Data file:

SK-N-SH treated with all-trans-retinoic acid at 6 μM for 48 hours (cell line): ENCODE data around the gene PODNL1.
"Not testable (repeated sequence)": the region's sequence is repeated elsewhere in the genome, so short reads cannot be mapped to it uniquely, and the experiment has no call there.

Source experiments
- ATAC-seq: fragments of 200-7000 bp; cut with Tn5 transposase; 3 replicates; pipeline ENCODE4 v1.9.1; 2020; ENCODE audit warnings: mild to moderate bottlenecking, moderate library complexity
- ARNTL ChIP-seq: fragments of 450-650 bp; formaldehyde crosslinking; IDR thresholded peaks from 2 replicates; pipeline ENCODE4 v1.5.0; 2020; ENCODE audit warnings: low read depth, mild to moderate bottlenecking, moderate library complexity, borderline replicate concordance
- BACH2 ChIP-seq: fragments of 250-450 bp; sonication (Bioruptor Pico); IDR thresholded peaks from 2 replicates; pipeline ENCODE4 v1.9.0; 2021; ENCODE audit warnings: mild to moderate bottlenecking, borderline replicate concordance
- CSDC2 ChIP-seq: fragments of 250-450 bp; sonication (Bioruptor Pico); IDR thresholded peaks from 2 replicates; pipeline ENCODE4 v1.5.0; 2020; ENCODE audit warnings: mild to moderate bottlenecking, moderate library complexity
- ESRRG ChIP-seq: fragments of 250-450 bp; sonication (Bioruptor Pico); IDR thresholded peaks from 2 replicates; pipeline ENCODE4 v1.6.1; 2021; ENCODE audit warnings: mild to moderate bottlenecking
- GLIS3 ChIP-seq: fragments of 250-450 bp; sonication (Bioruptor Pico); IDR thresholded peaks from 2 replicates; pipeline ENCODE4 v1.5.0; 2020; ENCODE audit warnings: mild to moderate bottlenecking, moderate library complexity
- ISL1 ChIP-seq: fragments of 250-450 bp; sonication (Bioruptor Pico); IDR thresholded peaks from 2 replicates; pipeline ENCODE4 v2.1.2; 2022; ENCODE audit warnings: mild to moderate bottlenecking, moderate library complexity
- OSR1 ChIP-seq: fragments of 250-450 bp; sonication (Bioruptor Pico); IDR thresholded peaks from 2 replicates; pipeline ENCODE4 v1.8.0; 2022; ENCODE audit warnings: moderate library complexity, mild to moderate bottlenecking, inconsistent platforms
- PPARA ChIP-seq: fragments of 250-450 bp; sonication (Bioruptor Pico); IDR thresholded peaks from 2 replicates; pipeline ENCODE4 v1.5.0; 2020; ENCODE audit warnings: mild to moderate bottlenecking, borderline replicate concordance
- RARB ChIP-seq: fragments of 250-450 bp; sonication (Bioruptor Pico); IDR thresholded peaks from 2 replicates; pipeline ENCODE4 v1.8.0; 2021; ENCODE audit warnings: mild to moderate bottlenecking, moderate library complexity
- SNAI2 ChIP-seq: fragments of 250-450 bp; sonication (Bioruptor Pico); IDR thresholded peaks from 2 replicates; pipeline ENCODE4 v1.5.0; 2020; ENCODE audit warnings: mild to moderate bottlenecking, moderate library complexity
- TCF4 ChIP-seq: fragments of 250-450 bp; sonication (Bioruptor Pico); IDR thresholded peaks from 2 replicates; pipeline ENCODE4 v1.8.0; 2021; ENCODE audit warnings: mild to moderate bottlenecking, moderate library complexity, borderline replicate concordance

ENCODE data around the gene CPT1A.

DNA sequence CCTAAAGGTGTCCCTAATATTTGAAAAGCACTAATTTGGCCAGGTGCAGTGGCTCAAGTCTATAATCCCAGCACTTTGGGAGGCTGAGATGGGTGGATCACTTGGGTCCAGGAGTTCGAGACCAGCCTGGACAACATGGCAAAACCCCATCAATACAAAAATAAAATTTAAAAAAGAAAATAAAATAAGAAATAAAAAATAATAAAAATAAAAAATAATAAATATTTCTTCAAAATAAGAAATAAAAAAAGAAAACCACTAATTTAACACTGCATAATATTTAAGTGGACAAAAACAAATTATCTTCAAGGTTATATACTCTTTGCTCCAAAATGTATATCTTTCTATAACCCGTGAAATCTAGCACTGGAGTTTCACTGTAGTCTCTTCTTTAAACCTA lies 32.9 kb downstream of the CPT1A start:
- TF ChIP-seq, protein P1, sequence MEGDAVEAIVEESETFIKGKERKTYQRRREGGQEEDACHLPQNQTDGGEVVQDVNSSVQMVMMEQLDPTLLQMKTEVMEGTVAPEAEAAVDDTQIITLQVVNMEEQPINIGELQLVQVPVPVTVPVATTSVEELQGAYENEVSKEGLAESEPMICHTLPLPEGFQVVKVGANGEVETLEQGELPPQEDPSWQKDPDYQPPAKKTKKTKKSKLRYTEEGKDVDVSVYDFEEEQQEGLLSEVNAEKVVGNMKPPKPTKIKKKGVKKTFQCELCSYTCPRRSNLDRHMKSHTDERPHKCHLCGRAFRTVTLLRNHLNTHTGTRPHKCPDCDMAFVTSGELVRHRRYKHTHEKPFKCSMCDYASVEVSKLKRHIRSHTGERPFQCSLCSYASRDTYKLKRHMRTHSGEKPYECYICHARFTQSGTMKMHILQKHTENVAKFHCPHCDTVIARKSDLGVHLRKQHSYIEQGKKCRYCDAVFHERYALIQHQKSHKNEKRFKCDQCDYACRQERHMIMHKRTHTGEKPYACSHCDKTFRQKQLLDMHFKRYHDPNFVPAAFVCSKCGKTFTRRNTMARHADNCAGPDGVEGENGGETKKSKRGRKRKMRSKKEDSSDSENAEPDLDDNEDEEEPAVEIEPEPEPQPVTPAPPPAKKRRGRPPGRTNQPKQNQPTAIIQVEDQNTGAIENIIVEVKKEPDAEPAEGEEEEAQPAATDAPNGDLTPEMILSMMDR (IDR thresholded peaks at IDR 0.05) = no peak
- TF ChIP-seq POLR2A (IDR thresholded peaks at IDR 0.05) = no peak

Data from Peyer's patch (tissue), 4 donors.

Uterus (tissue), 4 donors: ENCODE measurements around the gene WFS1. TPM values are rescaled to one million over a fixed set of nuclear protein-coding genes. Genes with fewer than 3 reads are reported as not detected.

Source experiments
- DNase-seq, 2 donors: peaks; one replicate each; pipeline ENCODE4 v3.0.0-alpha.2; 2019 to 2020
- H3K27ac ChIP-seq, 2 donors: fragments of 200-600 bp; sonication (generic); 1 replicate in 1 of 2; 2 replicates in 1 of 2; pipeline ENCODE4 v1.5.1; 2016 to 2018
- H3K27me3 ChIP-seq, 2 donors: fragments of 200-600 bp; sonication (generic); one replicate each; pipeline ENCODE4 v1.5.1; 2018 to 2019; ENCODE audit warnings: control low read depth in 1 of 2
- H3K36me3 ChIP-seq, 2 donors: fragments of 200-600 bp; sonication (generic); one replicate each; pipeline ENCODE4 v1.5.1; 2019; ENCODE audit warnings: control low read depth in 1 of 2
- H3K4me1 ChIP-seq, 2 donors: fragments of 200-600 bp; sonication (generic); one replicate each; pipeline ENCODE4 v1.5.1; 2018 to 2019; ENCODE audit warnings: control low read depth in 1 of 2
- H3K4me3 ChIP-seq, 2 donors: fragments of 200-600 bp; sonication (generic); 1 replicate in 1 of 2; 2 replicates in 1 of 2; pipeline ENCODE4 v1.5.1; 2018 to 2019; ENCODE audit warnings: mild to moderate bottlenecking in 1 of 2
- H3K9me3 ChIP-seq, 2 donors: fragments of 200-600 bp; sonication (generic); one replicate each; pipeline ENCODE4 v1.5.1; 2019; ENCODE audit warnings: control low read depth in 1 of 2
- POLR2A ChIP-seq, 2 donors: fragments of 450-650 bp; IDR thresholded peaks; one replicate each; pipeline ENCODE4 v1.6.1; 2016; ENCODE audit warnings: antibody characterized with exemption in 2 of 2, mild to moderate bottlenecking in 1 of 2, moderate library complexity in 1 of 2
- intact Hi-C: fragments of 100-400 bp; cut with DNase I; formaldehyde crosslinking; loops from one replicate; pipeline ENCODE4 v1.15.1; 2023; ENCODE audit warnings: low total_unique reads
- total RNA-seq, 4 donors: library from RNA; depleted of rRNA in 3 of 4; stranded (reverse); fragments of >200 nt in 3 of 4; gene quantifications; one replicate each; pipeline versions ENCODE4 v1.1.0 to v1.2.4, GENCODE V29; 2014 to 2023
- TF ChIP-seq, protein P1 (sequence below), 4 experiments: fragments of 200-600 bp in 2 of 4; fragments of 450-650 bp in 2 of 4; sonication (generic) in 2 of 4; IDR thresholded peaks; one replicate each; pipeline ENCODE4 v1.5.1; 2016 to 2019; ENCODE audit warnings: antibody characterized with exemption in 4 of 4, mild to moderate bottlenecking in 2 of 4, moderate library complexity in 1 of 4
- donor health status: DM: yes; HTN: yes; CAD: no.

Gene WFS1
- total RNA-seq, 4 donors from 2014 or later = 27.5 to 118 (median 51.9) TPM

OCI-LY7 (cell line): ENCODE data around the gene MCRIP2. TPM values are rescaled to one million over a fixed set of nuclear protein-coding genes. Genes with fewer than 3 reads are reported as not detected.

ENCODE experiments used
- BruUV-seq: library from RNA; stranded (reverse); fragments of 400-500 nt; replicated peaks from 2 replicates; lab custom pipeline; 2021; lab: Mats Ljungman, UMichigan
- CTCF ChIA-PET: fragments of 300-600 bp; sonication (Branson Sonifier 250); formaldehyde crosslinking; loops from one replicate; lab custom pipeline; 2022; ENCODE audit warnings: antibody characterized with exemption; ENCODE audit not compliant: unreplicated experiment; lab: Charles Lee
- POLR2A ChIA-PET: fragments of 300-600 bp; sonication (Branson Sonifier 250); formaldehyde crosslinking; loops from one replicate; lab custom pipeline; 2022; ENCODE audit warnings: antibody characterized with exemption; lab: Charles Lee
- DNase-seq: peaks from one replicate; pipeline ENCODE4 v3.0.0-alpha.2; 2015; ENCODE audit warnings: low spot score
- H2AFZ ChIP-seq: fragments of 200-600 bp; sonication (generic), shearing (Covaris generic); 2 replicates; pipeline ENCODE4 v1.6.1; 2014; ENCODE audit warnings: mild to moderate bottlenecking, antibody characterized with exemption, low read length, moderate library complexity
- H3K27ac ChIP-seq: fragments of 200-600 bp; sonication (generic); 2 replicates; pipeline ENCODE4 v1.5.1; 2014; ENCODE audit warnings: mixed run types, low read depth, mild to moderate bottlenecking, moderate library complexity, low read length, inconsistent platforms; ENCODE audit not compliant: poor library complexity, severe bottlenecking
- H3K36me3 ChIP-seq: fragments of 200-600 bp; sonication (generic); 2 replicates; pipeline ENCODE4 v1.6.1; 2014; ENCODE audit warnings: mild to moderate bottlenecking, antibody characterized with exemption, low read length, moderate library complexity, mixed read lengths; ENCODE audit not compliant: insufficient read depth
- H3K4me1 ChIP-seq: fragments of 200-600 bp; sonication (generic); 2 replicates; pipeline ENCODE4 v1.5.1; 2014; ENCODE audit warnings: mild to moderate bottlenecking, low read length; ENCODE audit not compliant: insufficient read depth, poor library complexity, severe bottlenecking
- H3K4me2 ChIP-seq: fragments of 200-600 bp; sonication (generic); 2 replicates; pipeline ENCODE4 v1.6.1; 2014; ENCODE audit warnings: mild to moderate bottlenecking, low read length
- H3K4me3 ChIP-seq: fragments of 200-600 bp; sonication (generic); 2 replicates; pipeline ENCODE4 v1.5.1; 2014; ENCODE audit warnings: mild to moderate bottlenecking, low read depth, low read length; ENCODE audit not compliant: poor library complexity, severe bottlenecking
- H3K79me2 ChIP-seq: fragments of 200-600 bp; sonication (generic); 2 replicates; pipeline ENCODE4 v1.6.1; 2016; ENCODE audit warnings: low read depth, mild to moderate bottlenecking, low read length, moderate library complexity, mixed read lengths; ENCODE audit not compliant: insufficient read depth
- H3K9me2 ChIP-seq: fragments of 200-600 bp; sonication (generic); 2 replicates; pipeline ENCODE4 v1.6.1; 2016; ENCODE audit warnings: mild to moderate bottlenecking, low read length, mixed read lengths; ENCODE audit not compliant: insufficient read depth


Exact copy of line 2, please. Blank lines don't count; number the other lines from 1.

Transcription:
"Not testable (repeated sequence)": the region's sequence is repeated elsewhere in the genome, so short reads cannot be mapped to it uniquely, and the experiment has no call there.